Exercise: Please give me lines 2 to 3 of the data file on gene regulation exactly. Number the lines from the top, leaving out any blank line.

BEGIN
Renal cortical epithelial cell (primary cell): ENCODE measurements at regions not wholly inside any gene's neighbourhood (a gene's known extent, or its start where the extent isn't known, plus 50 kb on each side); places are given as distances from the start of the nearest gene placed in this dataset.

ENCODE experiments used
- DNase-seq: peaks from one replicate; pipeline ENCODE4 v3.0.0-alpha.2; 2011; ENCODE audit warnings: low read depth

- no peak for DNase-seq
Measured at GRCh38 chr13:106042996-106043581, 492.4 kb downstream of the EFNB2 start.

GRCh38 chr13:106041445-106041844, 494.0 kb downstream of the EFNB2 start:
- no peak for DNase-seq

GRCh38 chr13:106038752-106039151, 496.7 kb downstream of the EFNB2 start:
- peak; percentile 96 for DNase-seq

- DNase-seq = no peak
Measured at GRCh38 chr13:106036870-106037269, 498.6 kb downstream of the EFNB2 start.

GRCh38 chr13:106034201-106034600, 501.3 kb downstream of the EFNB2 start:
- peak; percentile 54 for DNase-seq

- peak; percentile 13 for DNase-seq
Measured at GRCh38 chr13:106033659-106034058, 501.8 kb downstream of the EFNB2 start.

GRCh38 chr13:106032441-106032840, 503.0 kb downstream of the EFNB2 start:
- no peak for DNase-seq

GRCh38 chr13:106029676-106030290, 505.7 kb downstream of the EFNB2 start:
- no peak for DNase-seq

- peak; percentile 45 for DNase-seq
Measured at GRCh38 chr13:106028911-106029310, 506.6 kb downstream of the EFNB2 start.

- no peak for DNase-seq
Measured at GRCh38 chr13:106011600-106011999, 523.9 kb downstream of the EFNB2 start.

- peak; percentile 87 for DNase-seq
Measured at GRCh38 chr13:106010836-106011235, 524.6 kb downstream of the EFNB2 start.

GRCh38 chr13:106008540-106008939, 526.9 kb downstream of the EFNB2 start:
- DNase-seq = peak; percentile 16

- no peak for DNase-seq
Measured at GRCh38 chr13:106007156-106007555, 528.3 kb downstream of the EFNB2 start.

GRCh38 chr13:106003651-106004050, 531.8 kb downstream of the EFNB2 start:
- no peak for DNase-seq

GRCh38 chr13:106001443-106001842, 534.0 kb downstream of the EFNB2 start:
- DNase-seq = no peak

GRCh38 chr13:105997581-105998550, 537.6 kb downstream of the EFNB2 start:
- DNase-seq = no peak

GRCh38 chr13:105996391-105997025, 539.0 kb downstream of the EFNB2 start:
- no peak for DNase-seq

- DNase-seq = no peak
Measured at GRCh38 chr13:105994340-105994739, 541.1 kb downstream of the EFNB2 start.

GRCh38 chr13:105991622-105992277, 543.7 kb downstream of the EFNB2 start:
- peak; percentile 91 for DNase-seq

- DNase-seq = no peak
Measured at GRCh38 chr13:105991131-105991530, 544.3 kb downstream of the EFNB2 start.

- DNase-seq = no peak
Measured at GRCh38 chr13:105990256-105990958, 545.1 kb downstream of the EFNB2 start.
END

ENCODE experiments used
- DNase-seq: peaks from one replicate; pipeline ENCODE4 v3.0.0-alpha.2; 2011; ENCODE audit warnings: low read depth